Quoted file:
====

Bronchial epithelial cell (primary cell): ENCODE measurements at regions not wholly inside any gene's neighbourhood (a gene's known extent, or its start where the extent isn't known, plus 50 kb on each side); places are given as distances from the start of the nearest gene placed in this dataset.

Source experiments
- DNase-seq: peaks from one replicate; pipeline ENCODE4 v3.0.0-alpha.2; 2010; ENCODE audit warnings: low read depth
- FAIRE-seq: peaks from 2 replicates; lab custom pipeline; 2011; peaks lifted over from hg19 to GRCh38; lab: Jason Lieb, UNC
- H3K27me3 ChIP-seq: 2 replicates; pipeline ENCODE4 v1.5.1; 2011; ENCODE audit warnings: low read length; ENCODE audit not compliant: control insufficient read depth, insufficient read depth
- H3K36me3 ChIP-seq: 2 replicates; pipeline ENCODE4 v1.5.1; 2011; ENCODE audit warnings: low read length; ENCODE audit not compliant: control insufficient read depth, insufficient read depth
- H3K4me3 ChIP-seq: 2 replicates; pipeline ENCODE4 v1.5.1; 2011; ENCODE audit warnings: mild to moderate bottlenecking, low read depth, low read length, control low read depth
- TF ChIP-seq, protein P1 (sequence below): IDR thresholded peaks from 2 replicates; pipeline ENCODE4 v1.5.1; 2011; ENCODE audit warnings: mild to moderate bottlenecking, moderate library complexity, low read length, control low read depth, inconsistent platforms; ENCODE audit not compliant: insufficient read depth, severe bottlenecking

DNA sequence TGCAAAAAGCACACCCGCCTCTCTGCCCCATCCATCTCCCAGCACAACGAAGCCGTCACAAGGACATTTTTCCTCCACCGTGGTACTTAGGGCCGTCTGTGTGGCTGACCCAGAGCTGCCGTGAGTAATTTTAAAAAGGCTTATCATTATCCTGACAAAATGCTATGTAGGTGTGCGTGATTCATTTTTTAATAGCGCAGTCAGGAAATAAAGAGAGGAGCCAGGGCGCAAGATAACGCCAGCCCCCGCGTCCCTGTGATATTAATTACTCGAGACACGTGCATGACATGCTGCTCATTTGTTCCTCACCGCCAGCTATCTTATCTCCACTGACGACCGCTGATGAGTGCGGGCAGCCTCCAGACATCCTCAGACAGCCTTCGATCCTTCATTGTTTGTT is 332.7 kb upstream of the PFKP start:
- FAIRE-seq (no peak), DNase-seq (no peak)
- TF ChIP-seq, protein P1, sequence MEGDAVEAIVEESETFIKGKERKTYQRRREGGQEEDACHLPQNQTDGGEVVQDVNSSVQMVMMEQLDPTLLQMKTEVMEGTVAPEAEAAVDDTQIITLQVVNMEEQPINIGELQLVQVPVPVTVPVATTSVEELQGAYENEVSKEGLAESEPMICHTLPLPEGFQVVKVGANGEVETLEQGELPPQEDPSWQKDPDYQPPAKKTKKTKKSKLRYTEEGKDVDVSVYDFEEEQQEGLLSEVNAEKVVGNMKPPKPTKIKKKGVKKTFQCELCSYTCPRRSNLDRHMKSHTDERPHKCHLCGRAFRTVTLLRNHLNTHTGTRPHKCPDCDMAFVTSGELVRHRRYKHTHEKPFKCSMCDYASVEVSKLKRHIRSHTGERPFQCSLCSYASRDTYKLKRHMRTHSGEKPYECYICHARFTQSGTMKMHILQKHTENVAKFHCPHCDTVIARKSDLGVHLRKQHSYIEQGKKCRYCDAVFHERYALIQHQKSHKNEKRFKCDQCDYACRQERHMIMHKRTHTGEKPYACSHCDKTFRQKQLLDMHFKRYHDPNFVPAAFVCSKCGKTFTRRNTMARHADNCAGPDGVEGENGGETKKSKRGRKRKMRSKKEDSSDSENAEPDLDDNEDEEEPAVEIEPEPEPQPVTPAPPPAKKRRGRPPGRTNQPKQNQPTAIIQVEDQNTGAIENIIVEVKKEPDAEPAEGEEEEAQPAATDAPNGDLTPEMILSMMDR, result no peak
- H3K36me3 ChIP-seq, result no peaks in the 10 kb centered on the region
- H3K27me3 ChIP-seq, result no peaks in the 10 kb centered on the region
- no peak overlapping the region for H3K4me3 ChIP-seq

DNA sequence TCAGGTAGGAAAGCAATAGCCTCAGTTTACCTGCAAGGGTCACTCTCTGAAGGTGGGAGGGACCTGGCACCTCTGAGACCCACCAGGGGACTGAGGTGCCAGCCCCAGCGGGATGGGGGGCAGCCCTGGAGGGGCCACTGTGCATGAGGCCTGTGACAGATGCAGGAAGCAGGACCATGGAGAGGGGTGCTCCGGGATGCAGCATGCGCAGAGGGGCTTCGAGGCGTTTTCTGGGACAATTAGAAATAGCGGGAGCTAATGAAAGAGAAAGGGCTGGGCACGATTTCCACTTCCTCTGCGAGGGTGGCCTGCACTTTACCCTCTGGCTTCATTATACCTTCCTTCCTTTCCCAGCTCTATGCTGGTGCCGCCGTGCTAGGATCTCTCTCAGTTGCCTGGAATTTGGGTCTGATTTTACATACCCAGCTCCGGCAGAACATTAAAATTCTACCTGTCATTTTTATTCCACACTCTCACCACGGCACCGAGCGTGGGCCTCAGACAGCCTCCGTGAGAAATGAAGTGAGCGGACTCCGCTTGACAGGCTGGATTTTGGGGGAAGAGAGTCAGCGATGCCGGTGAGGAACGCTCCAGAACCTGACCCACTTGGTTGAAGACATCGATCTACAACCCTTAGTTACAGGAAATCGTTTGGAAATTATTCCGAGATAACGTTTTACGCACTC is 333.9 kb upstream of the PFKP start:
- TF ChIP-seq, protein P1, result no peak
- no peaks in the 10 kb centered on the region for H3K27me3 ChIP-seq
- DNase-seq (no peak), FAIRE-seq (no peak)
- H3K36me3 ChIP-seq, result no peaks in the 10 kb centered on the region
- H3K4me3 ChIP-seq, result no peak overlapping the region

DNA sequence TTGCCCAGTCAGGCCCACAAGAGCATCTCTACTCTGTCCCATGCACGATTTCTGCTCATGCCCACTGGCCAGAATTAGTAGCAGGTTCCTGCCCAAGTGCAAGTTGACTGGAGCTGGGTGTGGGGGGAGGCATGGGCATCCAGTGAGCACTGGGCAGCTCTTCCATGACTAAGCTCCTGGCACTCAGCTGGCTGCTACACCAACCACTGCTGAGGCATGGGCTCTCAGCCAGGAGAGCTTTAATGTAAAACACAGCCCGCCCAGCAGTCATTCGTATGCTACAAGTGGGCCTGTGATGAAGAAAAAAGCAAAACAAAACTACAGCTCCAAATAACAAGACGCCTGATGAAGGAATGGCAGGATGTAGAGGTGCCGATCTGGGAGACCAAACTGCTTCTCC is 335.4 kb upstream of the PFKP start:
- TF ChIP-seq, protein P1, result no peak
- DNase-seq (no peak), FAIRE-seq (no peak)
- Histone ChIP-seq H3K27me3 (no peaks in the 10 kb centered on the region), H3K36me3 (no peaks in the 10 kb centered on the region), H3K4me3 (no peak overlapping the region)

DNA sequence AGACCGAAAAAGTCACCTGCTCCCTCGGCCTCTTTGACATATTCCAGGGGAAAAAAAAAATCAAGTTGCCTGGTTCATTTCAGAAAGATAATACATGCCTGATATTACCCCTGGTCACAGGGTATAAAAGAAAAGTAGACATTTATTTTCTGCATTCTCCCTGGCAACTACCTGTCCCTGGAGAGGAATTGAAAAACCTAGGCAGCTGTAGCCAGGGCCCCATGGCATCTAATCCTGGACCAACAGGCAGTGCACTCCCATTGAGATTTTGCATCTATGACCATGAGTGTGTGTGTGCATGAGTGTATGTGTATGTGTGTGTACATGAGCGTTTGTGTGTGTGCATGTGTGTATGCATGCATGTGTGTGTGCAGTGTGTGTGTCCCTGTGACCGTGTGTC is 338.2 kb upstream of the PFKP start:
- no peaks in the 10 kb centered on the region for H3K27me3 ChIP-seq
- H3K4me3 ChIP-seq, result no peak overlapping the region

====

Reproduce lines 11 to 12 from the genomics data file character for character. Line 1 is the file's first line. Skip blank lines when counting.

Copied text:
- TF ChIP-seq, protein P1, sequence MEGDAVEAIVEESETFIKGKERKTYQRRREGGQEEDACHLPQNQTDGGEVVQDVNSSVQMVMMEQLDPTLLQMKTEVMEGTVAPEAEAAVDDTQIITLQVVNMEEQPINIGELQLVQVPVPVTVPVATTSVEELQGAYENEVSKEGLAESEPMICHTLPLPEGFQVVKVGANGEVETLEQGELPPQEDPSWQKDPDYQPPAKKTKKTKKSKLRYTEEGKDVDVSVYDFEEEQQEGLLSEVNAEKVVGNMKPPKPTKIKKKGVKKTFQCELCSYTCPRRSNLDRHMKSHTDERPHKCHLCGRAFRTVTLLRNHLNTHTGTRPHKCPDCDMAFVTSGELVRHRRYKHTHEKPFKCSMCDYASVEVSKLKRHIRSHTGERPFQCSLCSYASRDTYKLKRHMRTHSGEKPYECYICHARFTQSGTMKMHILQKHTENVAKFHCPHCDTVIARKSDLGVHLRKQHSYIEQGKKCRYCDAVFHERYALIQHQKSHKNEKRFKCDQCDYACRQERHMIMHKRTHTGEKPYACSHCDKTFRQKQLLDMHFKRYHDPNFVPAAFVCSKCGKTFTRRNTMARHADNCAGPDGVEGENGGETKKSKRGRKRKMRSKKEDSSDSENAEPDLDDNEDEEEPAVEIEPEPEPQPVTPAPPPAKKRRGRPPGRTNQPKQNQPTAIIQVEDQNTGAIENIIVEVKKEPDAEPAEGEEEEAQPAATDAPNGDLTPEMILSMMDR, result no peak
- H3K36me3 ChIP-seq, result no peaks in the 10 kb centered on the region